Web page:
Mind 94 (374):273-280 (1985)

Christopher Donald Cordner
University of Melbourne
I begin with a resume ofJ ackson's position. I shall follow this with some counter- examples; and end with a diagnosis of why the problems with Jackson's account arise. In objecting to Jackson's account I am not presupposing the truth of one or other particular account of akrasia. What I am supposing is that unless we recognize some kind of conflict of mind as engaged at the time of action, we are not speaking of akrasia. I hive argued that Jackson, in supposedly giving an account of the akratic conflict between 'reason and desire', turns it into a temporal relation between states of a person which can obtain without a conflict of the relevant kind obtaining at all. The account therefore fails to clarify the nature of the conflict out of which an akratic action may arise. It does in fact seem that a Humean view of the relation between reason and desire is ill-fitted to recognition of the phenomenon of weakness of will. But Humeans have proved themselves most ingenious over two centuries. Perhaps they will yet manage to effect the fit.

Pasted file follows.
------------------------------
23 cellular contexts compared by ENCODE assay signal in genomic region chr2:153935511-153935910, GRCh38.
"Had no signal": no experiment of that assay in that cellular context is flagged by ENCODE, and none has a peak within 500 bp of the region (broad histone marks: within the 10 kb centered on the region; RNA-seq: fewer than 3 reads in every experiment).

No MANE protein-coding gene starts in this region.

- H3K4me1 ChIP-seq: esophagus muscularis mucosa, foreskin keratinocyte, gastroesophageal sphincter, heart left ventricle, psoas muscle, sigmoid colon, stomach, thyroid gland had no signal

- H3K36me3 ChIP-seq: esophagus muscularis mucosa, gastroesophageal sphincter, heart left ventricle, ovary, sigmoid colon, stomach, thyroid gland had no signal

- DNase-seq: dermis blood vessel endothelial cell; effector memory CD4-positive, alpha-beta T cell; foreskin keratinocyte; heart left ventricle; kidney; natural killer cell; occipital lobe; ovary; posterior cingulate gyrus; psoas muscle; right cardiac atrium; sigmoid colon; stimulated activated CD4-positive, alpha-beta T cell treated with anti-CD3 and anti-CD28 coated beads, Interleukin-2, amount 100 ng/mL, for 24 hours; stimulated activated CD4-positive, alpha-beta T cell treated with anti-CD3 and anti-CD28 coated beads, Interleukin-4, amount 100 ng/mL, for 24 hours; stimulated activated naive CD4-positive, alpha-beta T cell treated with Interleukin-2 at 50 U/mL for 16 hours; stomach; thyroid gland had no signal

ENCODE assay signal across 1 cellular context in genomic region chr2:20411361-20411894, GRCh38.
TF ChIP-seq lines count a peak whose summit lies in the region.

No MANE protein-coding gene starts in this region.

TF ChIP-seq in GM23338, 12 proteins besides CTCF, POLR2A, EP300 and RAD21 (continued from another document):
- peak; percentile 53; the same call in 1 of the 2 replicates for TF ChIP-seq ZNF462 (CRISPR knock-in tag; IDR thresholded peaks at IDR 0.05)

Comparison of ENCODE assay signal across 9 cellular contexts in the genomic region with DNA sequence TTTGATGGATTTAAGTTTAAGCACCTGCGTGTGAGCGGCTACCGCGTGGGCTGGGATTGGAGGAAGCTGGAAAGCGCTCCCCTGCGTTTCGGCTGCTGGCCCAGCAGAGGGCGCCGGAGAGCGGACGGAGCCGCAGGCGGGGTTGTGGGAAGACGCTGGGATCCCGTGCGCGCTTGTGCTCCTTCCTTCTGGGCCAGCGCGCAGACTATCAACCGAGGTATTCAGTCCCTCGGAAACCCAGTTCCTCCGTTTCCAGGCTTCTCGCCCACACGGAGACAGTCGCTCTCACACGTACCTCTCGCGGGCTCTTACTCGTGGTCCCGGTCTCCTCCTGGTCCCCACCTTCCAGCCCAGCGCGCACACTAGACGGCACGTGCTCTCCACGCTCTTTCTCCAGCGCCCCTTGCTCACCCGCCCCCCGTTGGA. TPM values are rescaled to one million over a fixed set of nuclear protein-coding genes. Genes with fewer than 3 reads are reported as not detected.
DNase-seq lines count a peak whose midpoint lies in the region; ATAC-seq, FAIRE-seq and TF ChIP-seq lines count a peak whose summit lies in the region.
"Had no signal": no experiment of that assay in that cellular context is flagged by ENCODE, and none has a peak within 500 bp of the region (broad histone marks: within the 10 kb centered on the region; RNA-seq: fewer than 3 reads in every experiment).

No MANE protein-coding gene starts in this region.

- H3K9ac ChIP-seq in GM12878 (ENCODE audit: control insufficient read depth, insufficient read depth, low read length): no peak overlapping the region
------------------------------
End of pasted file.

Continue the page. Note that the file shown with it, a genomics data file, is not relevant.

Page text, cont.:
Keywords Weakness of will  akrasia  Jackson
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DOI 10.1093/mind/XCIV.374.273
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Intention and Weakness of Will.Richard Holton - 1999 - Journal of Philosophy 96 (5):241.
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Philosophy, Drama and Literature.Rick Benitez - 2010 - In Graham Oppy & Steve Gardner (eds.), A Companion to Philosophy in Australia & New Zealand. Melbourne, Australia: Monash University Press. pp. 371-372.

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